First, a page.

The Importance and difference of Garage Door Springs

All garage doors have springs, which are an essential part of any garage door system. Springs are the mechanism that allows you to easily move the door up and down. The two main types of spring systems that we’ll talk about here are the garage door Torsion Springs and Extension Springs.


Torsion springs are the most common system in households today though there are other spring systems out there like Wayne Dalton Torquemaster Garage Door Spring etc... They all use different parts, but the principle behind them is the same, which, simply put, they balance and support the weight of the door.


Wayne Dalton Torquemaster Vs Extension spring Vs Torsion spring

The torsion spring is located above the garage door and it uses a torsion system. Each garage door has a specific size spring, and the size is determined by the weight of the door. Heavier doors require a larger spring to operate the door. In a single car garage, you will usually find one spring and double car garages have two (in some rare cases four springs may be needed). In a regular residential garage door, 16x7, you need to wind the springs 7 ¼ times. Each full wind of the spring is equal to one foot of garage door height. For example, a 7 ft. garage door requires 7 turns. The extra ¼ turn is required to ensure the cables on each side of the garage door will still have tension when the door is fully opened.


Garage door Torsion spring Installed

The extension springs work differently. Unlike torsion springs, any system with extension springs must have two springs (Or 4), no matter what size the door. When the door is down, the extension spring is completely stretched and has a lot of tension. The spring takes the weight of the door and the tension is used to pull the door up. Like a torsion spring, extension springs have different sizes and each size is marked by a different color (blue, white, yellow, red, green, and gold).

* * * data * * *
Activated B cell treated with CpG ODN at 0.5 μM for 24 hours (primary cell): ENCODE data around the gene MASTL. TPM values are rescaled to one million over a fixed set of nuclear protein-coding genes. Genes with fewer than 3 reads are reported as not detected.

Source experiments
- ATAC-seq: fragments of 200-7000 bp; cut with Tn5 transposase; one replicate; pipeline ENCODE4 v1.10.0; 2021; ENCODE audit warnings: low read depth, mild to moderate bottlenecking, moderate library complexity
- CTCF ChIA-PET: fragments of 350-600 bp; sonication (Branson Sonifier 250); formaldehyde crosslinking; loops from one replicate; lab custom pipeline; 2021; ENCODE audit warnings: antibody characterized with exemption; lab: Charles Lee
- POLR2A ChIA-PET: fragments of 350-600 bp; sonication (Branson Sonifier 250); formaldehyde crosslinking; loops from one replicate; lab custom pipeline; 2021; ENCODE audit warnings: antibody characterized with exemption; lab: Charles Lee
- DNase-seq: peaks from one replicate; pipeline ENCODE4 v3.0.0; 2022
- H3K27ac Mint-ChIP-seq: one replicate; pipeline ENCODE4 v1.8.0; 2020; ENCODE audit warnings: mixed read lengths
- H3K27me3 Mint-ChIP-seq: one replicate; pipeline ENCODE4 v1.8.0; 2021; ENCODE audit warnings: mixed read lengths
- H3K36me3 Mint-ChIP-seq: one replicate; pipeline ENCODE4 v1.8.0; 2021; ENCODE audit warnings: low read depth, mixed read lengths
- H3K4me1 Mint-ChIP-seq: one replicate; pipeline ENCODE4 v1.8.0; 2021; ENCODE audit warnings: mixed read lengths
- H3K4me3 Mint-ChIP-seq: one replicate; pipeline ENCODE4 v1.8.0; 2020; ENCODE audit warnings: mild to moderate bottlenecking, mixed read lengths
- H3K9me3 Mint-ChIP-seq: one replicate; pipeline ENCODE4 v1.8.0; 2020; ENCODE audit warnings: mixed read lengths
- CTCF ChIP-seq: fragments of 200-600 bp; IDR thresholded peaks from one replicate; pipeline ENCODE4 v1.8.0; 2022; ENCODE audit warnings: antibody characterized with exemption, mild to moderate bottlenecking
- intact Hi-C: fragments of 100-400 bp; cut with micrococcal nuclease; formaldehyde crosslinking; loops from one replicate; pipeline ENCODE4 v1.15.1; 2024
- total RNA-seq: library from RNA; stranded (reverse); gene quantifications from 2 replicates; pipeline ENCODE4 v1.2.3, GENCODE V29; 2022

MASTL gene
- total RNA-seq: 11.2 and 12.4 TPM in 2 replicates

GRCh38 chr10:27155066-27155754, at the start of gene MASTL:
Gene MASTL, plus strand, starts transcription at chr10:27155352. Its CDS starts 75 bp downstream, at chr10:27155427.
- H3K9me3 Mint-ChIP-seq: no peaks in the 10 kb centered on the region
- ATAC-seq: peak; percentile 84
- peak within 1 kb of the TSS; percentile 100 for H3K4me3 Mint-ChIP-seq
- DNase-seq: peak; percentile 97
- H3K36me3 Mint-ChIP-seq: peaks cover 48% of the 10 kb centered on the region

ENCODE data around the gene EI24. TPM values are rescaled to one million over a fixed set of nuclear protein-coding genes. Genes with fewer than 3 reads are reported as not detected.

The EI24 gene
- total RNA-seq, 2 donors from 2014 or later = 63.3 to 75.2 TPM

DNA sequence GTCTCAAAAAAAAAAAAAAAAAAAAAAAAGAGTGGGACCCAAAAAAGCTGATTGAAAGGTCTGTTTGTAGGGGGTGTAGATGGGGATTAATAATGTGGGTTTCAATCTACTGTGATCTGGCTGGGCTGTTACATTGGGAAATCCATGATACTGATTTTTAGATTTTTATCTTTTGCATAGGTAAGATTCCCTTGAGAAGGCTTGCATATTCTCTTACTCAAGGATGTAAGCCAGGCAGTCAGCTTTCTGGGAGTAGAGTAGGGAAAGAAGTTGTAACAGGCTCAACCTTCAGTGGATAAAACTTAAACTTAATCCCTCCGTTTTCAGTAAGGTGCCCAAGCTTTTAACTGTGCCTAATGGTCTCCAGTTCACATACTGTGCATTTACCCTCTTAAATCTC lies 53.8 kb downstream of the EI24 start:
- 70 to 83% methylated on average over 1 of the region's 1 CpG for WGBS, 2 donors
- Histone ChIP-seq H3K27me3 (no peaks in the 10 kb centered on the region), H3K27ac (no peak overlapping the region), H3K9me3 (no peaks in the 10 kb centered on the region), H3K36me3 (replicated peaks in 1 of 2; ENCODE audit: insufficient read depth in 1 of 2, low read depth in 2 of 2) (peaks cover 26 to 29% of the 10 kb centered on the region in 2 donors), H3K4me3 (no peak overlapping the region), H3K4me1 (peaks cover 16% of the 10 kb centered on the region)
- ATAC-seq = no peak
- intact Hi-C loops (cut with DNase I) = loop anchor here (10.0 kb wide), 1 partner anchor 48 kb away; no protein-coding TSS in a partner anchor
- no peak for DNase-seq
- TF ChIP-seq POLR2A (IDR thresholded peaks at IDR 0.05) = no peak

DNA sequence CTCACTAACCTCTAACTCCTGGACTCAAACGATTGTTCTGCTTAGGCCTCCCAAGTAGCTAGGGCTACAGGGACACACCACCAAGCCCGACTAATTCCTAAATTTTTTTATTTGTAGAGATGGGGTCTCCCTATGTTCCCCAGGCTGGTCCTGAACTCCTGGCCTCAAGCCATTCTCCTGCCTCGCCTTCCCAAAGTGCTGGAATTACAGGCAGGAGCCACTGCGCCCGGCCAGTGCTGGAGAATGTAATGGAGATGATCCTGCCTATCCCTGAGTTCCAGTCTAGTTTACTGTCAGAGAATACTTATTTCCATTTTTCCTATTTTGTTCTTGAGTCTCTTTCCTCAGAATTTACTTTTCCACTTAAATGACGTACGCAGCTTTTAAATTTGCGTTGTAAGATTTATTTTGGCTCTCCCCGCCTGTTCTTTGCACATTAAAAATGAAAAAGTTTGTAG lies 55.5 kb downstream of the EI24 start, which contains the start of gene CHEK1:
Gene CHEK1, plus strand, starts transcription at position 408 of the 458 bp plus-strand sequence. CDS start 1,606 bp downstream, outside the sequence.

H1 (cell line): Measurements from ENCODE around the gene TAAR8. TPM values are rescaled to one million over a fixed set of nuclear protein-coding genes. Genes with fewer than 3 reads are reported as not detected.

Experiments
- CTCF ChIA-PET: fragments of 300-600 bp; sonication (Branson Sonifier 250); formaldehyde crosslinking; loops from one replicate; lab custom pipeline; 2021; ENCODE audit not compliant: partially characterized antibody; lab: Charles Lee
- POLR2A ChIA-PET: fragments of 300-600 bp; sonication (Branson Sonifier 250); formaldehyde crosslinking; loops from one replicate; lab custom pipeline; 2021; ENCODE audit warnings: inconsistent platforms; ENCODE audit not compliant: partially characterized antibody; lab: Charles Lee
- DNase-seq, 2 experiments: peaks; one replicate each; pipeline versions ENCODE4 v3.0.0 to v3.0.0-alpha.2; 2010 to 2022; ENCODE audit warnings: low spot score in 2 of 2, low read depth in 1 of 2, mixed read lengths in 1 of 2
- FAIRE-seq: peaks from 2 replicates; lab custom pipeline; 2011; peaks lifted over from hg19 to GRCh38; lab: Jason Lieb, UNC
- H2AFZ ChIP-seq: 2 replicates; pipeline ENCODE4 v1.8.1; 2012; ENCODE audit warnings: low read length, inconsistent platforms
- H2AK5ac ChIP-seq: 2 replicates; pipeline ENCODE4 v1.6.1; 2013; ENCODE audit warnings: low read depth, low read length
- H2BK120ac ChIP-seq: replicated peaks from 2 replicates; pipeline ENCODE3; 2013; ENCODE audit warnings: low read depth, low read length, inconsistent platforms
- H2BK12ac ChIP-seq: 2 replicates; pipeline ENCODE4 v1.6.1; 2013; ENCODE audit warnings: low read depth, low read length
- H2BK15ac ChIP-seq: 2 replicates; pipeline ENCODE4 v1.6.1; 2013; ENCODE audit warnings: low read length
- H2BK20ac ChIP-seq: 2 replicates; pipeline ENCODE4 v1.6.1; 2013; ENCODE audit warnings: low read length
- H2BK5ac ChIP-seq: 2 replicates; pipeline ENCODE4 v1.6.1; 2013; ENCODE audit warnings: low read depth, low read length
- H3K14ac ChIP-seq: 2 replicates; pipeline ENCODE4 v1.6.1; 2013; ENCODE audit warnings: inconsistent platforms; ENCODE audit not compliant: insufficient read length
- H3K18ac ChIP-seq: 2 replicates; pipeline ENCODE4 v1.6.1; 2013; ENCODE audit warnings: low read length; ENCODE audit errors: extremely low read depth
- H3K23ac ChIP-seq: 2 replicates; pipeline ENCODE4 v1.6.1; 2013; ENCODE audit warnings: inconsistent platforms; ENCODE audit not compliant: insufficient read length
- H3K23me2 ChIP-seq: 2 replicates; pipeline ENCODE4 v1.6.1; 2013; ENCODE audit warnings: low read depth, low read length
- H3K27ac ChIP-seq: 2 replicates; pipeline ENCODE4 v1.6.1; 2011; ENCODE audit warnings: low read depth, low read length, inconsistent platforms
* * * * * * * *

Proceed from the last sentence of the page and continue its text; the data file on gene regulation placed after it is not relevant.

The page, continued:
Extension springs

Also similar to torsion springs, the heavier doors require larger springs. Unlike the torsion spring, the extension spring has two big drawbacks. First, both sides of the springs need to be installed in the same position for smooth operation. If not installed properly, the garage door becomes rickety, resulting in noisy operation and worn out parts like rollers, cables and hinges. Second, is safety. Any extension spring must be installed with a safety cable. When the spring breaks, the cable will prevent it from flying around and potentially causing an injury.


Extension springs with no safety cable Vs Extension springs with safety cable

Unfortunately, from personal experience, many houses with extension springs system do not have a safety cable installed. If you are reading this and you have extension springs, please check to ensure you have a safety cable.

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